Fungus can make you throw up. Ever smelled a piece of moldy bread? Or gagged at the sight of a moldy, mushy orange? That’s your body protecting you. Think of it like a biological message keeping you from eating unhealthful foods.
Athlete’s foot, jock itch, ringworm and yeast infections are some of the more common types of infections caused by fungus on the skin. Fungus can settle underneath your nails, between your toes, on your inner thigh, anywhere warm and wet. (GROSS!) Once its fluffed its pillows, it feasts on an endless smorgisborg of dead skin cells. (You shed about 30,000 every minute.) This infection can go away on it’s own, but usually your doctor will prescribe an antifungal cream or pill.
BUT, fungi can also play a role in improving your health. For example, Penicillium chrysogenum is used to create an antibiotic called penicillin. Penicillin was the first fungus to go to medical school but not the last. Today, doctors use fungi to treat high cholesterol and treat conditions such as hepatitus B, high cholesterol, the flu and even cancer.
Trichoderma Viride is used in the textile industry to make stone-washed jeans. Previously, this process was performed with chlorine and agitators. By using Tricoderma, manufacturers of stone-wash jeans can cut down on processing chemicals, which saves money and the environment.
And if that isn’t enough to impress you, Trichoderma Viride also has agriculture potential as fungicide. Tricoderma based-fungicides are still in the experimental stages but one day they could be helpful in clearing up fungal infestations.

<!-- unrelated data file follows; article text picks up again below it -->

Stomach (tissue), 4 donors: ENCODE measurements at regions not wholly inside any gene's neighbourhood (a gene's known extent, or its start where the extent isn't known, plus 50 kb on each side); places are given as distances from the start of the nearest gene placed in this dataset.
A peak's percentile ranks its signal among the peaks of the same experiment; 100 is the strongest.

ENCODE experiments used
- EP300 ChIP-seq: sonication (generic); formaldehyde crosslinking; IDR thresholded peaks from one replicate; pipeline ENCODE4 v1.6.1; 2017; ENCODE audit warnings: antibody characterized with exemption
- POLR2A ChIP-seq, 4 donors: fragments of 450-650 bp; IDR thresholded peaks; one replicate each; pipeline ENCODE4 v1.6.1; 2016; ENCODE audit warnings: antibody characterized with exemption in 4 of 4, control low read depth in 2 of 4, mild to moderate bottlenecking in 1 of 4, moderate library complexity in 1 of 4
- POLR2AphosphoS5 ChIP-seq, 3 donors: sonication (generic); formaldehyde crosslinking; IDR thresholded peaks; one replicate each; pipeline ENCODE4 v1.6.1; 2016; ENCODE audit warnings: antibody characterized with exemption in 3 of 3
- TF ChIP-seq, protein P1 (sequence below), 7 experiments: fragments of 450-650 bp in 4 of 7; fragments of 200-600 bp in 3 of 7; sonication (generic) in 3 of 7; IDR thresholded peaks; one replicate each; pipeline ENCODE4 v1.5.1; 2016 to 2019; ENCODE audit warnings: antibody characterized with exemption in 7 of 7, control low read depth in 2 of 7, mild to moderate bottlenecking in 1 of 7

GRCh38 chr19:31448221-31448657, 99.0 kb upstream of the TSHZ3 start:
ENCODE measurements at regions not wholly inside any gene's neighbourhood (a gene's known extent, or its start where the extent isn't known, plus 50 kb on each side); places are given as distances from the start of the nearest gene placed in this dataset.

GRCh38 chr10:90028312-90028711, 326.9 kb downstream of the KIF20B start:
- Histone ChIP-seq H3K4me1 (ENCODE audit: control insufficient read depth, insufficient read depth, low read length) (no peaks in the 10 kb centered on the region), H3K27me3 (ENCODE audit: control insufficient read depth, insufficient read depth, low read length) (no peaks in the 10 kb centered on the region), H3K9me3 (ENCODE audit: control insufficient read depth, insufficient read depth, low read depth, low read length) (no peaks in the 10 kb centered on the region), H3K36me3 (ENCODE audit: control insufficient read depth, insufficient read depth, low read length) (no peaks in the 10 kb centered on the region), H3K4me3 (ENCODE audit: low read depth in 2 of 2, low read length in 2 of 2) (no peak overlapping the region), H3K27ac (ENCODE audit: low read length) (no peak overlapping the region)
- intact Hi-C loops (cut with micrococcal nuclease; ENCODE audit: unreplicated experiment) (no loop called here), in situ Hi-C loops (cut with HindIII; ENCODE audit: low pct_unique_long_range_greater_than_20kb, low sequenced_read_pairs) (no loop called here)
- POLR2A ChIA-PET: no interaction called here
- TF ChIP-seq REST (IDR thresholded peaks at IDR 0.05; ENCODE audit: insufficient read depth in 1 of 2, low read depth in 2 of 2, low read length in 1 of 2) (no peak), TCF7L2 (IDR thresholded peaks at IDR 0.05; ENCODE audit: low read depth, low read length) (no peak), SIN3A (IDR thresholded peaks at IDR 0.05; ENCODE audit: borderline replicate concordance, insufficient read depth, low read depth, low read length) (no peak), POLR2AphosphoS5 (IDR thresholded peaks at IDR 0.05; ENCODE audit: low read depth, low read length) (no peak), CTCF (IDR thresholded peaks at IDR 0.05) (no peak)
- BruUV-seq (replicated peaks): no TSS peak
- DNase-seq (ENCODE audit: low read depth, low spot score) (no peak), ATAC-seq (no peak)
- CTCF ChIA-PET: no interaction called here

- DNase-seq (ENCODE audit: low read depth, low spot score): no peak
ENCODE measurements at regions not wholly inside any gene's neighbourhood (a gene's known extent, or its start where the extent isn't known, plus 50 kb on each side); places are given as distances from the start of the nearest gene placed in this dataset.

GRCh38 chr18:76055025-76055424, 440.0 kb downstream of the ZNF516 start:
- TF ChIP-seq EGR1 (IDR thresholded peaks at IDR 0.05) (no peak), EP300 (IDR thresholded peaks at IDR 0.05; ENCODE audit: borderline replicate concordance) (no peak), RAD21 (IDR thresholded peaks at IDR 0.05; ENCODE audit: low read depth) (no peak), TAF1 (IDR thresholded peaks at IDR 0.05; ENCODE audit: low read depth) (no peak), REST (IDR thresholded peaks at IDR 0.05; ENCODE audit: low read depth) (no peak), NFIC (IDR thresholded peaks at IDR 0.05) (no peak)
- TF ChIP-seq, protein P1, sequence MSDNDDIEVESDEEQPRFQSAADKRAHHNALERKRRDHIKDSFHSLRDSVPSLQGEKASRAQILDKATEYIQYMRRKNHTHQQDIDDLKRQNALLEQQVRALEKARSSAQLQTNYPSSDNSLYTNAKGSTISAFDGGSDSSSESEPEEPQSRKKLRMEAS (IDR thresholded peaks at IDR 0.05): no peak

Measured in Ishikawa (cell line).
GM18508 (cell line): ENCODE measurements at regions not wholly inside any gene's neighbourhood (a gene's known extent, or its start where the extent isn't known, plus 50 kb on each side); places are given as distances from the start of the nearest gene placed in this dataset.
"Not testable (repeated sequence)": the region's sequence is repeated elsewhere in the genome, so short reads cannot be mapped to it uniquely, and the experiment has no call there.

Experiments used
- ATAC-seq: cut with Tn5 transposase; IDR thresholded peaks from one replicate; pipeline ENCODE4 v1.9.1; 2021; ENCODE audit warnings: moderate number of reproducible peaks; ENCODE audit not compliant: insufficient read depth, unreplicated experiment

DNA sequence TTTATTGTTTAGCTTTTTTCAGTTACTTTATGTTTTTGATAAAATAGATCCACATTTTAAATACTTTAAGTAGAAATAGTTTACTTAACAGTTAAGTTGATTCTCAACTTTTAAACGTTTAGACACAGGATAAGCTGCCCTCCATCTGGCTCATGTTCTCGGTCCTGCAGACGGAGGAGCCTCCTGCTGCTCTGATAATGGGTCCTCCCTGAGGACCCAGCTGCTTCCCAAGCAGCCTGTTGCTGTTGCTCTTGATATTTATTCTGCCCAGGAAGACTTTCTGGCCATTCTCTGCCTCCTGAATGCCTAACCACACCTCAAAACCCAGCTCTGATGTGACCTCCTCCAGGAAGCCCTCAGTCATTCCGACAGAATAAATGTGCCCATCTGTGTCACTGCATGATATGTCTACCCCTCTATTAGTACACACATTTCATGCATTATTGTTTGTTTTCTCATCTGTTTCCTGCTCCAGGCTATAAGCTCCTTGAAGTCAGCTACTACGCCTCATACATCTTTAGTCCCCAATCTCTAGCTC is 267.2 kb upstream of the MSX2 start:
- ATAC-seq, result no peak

Having Fun, Guys?
So, what do you think? Is fungus good or bad? If you still can’t decide, click on these links to find more interesting facts about fungi.
Herbarium: Fun Facts About Fungi from Utah State University.
Environmental Health & Safety: Fungal Growth In Walk-In Coolers from the University of Minnesota
WebMD: Fungal Infections Of The Skin_
University of Wisconsin: Penicillium Chrysogenum
All Photos Courtesy of Wikimedia and Creative Commons
- "Dry Yeast” by Vanderdecken under public domain
- “Fungus 09,” “Fungus 13” by Galia. Wikimedia Commons. (https://commons.wikimedia.org/wiki/File:Fungus_09.jpg)
- “Fungus On Fungus” by Doug Bowman. Wikimedia Commons. (https://ro.wikipedia.org/wiki/Fi%C8%99ier:Fungus_on_Fungus.jpg)
- “Unidentified fungus, growing north of Ixtlan in the state of Oaxaca, Mexico” by Noah Elhardt. Wikimedia Commons. (https://en.wikipedia.org/wiki/File:Fungus_ne6.jpg)
- “Unidentified fungus, growing in or near Reserva de la Biosfera El Cielo in Tamaulipas, Mexico” by Noah Elhardt. Wikimedia Commons. (https://en.wikipedia.org/wiki/File:Fungus_ne10.jpg)
- “Fungus Yellow” by Filip Vaculík. Wikimedia Commons. (https://nn.wikipedia.org/wiki/Fil:Fungus_yellow.jpg)
- “Intertrigo-1” by Drgnu23. Wikimedia Commons. (https://en.wikipedia.org/wiki/File:Intertrigo-1.jpg)
- “Madurella Grisea” by CDC/Dr. Libero Ajello Creation Date: 1970. Wikimedia Commons. (https://uk.wikipedia.org/wiki/%D0%A4%D0%B0%D0%B9%D0%BB:Madurella_grisea_PHIL_4158_lores.jpg)
- “Blue Stilton Penicillium” by Zerohund. Wikimedia Commons. (https://fr.wikipedia.org/wiki/Fichier:Blue_Stilton_Penicillium.jpg)
- “Fission Yeast” by David O Morgan. Wikimedia Commons. (https://en.wikipedia.org/wiki/File:Fission_yeast.jpg)
- “Guitar and Faded Jeans” by Casey David. Flickr/Creative Commons License. (https://www.flickr.com/photos/caseydavid/5021414100/)